The former Labor government's capital expenditure program in 2011-12 was funded almost entirely from debt, according to the independent commission of audit to be handed down this morning.
Commissioners Peter Costello, Doug McTaggart and Sandra Harding will report that the previous state government's capital expenditure had reached a point where 96 per cent of the 2011-12 program was paid for with borrowed funds.
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The proportion of capital spending in Queensland - on assets and long-term projects - funded by debt had risen from 34 per cent in 2005-06 to 96 per cent in 2011-12, according to the audit.
Between 2006-07 and 2010-11 - while government expenses grew at an average of 10.5 per cent - government revenue grew by 6.9 per cent, the audit will reveal.
Treasurer Tim Nicholls said the figures showed the previous Labor government's spending program was unsustainable.
"The report is sober reading and reveals the state had been living beyond its means prior to the global financial crisis and the 2011 natural disasters," he said.
In its 2011-12 Mid-Year Economic Review released in January, Labor showed capital purchases of non-financial assets of $25.34 billion over three years from 2011-12.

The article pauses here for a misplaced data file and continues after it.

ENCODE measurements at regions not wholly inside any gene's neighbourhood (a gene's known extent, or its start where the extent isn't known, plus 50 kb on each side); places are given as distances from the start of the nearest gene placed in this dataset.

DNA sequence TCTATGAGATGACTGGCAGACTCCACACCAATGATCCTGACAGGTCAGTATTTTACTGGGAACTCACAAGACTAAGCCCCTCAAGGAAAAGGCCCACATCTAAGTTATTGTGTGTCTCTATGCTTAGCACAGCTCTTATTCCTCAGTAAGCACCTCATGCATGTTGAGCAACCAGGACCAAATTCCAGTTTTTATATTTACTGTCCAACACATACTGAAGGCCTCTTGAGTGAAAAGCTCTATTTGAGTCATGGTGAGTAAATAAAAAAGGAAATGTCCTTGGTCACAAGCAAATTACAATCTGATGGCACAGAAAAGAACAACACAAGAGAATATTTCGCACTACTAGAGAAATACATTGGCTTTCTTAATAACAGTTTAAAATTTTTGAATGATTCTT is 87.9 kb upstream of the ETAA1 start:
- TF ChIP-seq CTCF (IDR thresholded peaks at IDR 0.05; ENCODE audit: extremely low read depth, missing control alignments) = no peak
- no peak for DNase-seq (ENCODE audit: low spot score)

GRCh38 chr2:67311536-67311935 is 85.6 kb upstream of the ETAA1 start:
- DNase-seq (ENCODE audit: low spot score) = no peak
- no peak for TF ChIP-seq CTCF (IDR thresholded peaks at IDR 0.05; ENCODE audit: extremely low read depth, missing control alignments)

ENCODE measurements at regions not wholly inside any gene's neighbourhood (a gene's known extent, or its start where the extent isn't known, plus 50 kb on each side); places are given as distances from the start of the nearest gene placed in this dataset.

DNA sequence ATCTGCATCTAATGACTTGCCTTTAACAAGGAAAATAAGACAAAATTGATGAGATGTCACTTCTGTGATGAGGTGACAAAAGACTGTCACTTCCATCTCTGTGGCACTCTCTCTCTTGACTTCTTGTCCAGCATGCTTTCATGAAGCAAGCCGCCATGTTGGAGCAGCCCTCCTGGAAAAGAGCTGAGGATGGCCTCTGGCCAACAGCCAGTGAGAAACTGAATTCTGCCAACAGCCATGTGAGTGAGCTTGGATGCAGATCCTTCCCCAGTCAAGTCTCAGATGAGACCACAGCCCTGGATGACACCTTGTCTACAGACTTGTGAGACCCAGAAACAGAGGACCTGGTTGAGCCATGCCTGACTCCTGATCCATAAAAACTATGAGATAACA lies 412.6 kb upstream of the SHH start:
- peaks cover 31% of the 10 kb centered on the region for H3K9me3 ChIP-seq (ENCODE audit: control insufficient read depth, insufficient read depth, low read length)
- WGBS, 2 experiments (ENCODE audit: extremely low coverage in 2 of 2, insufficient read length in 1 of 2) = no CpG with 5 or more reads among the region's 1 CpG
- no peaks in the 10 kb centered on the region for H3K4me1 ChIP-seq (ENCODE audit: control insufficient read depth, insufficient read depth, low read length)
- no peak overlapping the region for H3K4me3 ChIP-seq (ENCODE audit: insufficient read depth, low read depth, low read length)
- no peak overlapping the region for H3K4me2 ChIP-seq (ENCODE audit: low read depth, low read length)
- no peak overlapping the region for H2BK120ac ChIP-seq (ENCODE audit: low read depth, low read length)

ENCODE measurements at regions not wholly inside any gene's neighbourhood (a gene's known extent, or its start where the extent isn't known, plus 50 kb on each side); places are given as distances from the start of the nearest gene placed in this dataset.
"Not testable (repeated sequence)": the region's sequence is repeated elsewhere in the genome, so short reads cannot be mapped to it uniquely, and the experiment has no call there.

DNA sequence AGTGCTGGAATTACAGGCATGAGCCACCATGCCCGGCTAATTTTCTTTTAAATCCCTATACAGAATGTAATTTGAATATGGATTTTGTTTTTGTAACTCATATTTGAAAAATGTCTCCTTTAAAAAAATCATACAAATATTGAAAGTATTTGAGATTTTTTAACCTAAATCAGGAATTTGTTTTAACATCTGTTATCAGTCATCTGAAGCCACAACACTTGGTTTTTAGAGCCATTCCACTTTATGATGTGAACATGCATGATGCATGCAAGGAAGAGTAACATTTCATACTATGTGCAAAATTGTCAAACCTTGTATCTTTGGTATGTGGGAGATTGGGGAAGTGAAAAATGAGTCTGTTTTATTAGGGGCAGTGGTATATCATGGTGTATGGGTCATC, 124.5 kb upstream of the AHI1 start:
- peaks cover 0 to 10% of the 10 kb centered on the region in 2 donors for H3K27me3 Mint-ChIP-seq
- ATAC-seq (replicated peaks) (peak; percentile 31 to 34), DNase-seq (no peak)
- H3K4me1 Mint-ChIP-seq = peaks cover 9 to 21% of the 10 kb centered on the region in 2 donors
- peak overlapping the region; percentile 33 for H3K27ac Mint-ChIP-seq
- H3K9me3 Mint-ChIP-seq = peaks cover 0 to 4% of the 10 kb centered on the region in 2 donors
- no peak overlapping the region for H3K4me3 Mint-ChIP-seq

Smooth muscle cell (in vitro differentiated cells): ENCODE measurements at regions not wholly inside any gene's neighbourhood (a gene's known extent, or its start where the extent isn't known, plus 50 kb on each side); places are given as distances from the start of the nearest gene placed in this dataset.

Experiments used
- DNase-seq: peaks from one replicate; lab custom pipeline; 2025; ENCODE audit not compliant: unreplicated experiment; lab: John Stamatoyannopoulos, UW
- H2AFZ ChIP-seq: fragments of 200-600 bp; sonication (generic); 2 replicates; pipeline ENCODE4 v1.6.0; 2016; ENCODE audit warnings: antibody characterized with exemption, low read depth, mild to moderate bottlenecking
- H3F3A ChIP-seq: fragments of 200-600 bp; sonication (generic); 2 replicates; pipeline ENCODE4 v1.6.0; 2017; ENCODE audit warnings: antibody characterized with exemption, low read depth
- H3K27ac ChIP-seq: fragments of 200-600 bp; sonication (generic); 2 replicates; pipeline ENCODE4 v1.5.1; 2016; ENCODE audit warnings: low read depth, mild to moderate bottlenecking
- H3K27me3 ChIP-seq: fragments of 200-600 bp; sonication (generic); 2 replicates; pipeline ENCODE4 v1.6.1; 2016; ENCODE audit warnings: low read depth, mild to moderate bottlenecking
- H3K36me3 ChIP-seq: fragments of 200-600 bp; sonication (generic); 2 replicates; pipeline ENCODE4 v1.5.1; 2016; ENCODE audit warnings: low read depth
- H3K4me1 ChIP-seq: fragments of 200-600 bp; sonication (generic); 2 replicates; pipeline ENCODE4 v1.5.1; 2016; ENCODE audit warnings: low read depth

Borrowings over the four -year forward estimates from 2011-12 would increase by $25.534 billion, Labor's Mid-Year Review document shows.
Labor said this spending allowed it to maintain employment levels in the global financial crisis.
Premier Campbell Newman has called an emergency cabinet meeting this morning to brief MPs before the audit is handed down by former federal treasurer Mr Costello and Mr Nicholls at 10.45am.
After the LNP won the March state election , it commissioned the audit to fast-track debt reduction so the new government could regain Queensland's AAA credit rating.
However in January, Labor predicted a $60 million surplus in the 2014-15 financial year - 12 months ahead of previous estimates.
It then predicted net savings of $737 million over the four-year estimates, based on a series of budget steps.
They included saving $506.5 million by deferring the Queensland Police Academy at Wacol and saving $150 million a year from 2013-14 by extending the Voluntary Separation Program to reduce the public service.
The LNP during the 2012 election campaign also said it would bring the Queensland budget back to surplus by 2014-15.
Mr Nicholls said he believed the economic recovery task was tougher than predicted.
"The magnitude of the task is substantially larger than Labor let on," he said.
After yesterday outlining where $186.5 million in cuts had been found since the LNP won office in March, Mr Nicholls declined to indicate whether asset sales or asset leasebacks may be considered by a future LNP government, as has happened in other Australian states.
"I anticipate it will raise a number of issues for the government and for the broader community to consider in terms of the choices that have to be made if we are to undertake a fiscal review task," he said.
A further mid-year budget update is expected to be held between today's audit funding at the September budget, Mr Nicholls said.